40 ŠRALLY! EDUCATION. NO PART OF THIS DOCUMENT MAY BE REPRODUCED WITHOUT WRITTEN PERMISSION OF THE PUBLISHER.


Strand A, Objective 5: Use context clues to determine meanings of unknown or multiple-meaning words or figurative language.

f

Guided Practice

f

Directions: Read each passage. Then answer the question that follows it. Each question is followed by a hint to help you focus on the response.

The Black and White Ogre Kachinas The Black and White Ogre Kachinas are in charge of disciplining bad children. Hopi parents keep their children in line by telling them that the Ogre Kachinas will eat them whole if they do not behave. This may seem somewhat extreme, but it is generally effective.

E L P SAM ATION C U D E ! Y L RAL 99.RALLY . 8 8 8

2 Read this sentence from the passage.

The Black and White Ogre Kachinas are in charge of disciplining bad children. Which word means about the same as disciplining in the sentence above?

STER. . A M E ACKLIN IN ANY WAY L B ? G Identifying A S NOT PRODUCED I T I . ? H Scaring GHTED TO BE RE I R Y P CO OOK S I B K S I O H ? J Hiding PLE BO IVEN FOR T M A S THIS NOT G S I N HINT ISSIO PERisM asking you to find another word that means the same as the word This question ? F Punishing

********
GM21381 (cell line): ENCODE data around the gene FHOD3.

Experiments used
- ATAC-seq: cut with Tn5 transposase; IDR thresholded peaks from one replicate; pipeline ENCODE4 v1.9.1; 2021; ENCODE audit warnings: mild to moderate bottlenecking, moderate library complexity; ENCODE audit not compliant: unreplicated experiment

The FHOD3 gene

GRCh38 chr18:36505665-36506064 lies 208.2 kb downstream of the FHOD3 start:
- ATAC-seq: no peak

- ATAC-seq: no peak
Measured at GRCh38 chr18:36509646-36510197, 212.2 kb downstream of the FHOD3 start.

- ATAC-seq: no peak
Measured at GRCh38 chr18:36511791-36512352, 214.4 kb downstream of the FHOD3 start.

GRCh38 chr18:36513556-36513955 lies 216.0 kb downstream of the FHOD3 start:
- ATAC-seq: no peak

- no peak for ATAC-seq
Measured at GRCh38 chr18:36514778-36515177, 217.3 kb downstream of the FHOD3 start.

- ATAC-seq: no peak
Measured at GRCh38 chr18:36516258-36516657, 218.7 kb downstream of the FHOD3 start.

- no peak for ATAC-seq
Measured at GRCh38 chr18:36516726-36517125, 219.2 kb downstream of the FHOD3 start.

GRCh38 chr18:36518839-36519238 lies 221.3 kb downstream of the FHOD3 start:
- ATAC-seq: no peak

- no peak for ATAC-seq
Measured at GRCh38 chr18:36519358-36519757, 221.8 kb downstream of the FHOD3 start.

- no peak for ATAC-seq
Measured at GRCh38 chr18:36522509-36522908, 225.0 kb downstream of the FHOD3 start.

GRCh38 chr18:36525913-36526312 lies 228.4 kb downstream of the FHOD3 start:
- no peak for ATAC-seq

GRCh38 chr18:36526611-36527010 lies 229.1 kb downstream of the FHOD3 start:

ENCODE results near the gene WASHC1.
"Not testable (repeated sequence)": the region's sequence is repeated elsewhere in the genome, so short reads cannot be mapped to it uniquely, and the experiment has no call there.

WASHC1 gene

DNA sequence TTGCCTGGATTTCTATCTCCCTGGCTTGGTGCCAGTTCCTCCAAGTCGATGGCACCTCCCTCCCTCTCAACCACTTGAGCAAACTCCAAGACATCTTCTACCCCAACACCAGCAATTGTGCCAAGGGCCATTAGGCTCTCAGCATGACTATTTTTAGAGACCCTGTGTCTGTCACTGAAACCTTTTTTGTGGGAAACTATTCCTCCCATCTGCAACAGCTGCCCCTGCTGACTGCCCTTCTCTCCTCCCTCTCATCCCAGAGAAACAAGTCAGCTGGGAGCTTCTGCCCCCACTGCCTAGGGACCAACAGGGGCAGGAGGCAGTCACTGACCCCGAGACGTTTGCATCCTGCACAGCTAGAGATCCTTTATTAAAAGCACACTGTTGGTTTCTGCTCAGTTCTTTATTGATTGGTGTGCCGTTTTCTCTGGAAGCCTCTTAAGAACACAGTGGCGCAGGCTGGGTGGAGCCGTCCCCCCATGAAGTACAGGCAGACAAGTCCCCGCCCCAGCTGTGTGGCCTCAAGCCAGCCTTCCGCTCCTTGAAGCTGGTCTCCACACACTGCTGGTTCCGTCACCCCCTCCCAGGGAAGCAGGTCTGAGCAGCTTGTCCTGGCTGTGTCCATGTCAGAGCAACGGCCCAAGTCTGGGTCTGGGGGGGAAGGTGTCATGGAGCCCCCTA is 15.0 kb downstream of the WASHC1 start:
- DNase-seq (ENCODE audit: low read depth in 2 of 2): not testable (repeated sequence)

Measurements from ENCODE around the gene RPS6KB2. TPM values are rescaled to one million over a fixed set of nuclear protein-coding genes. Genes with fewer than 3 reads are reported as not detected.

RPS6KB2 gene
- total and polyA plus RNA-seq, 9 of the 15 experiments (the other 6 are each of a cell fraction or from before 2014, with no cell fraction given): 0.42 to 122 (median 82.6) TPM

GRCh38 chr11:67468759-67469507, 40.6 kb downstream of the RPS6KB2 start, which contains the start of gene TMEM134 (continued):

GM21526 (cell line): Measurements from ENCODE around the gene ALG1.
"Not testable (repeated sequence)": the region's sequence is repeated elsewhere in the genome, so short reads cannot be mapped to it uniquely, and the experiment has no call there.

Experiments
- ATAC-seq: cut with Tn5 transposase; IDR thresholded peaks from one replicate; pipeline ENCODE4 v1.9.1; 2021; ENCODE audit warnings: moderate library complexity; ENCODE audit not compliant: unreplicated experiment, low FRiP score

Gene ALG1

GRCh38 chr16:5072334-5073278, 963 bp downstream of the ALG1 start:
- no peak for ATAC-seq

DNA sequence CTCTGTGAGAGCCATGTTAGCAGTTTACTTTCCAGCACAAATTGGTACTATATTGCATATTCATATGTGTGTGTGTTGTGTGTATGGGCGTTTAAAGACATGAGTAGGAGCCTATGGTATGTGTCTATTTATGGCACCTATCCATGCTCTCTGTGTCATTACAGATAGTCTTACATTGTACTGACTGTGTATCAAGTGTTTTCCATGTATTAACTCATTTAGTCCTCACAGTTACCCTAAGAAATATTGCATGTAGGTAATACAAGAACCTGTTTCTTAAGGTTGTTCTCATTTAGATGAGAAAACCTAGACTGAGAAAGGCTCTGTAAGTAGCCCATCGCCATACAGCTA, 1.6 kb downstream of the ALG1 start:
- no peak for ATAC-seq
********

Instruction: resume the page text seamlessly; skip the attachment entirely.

disciplining. Read the sentence and focus on what the word disciplining means in the sentence. Then look for the answer that has a word that means about the same thing.

41 ŠRALLY! EDUCATION. NO PART OF THIS DOCUMENT MAY BE REPRODUCED WITHOUT WRITTEN PERMISSION OF THE PUBLISHER.


Strand A, Objective 5: Use context clues to determine meanings of unknown or multiple-meaning words or figurative language.

Home Economics Portia seated herself at a table in the rear of the home economics room and scanned the foreign environment. On one side of the room, heaps of cloth in various patterns and colors were piled on shelves. On a few desks were large sewing machines, which looked extremely complicated to Portia. On the opposite side of the room, tables and chairs were arranged to resemble a dining room.

3 Read this sentence from the story. Portia seated herself at a table in the rear of the home economics room and scanned the foreign environment.

E L P SAM ATION C U D E ! Y L RAL 99.RALLY . 8 8 8

In this sentence, foreign means

? A from another country. ? B unfamiliar. ? C not relevant.